Here’s how Denver’s new forward duo gets the job done
The biggest worry without Michael Porter Jr. was that offense would be difficult to come by going forward.
When Porter re-injured his back on November 6th, exactly one month ago, there were more than a few people that thought Denver’s season was over. Adding Porter’s injury to that of Jamal Murray, who won’t be back until February at the earliest, seemed like a death knell for Denver’s title hopes while placing their playoff hopes on a razor’s edge. Things didn’t get any better when P.J. Dozier also went down for the season with a torn ACL, Nikola Jokić was out for a week (Denver lost all four games he missed), and now that Bones Hyland has missed several games to both ankle injuries and health and safety protocols.
So, the Nuggets should be done, right?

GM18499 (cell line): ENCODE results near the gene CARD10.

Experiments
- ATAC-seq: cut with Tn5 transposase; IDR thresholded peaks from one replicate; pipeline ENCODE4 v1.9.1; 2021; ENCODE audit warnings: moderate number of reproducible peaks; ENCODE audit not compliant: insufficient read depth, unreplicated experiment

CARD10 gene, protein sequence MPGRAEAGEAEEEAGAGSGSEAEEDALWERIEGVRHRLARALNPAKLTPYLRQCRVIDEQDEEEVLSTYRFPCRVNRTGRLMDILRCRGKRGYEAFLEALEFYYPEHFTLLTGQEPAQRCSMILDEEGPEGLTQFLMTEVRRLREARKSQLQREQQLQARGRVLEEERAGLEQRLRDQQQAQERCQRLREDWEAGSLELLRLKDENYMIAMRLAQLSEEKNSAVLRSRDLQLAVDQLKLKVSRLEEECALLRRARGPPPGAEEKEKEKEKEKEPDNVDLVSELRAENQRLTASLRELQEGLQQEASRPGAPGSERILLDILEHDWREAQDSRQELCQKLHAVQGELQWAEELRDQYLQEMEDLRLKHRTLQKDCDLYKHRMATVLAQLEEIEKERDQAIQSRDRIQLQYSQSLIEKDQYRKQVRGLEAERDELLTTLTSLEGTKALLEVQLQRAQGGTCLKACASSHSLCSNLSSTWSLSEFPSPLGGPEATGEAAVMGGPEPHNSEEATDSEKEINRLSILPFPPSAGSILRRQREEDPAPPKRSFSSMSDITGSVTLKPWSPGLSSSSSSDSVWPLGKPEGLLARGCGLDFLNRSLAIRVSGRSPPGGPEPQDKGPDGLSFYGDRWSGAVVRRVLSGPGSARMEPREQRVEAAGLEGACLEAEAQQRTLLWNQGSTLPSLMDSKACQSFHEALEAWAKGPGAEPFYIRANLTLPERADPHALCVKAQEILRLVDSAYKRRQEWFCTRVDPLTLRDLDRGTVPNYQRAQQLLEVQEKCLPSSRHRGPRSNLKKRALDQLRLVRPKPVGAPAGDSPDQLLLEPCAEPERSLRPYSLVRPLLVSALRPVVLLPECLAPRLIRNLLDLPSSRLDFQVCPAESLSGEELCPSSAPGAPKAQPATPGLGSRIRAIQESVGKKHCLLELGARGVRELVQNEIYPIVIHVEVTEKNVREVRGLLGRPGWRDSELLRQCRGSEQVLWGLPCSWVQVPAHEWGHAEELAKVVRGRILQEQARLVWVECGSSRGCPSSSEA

Well, anything is possible when Nikola Jokić is involved, and he doesn’t appear to be going quietly into the night. Joker is averaging 26.1 points, 13.6 rebounds, and 6.4 assists this season, shooting an absurd 59.0% from the field, 38.7% from three, and 75.9% from the free throw line. He’s maintained a Player Efficiency Rating of 34.5, the greatest of all-time, a Box Plus-Minus of +14.1, the greatest of all-time, and is on pace for a Value Over Replacement Player (VORP) rating of 10.4, which would rank amongst the greatest Michael Jordan and LeBron James seasons in history. What Jokić is doing right now is unprecedented for a center, and he’s carrying the Nuggets to the promised land in the process.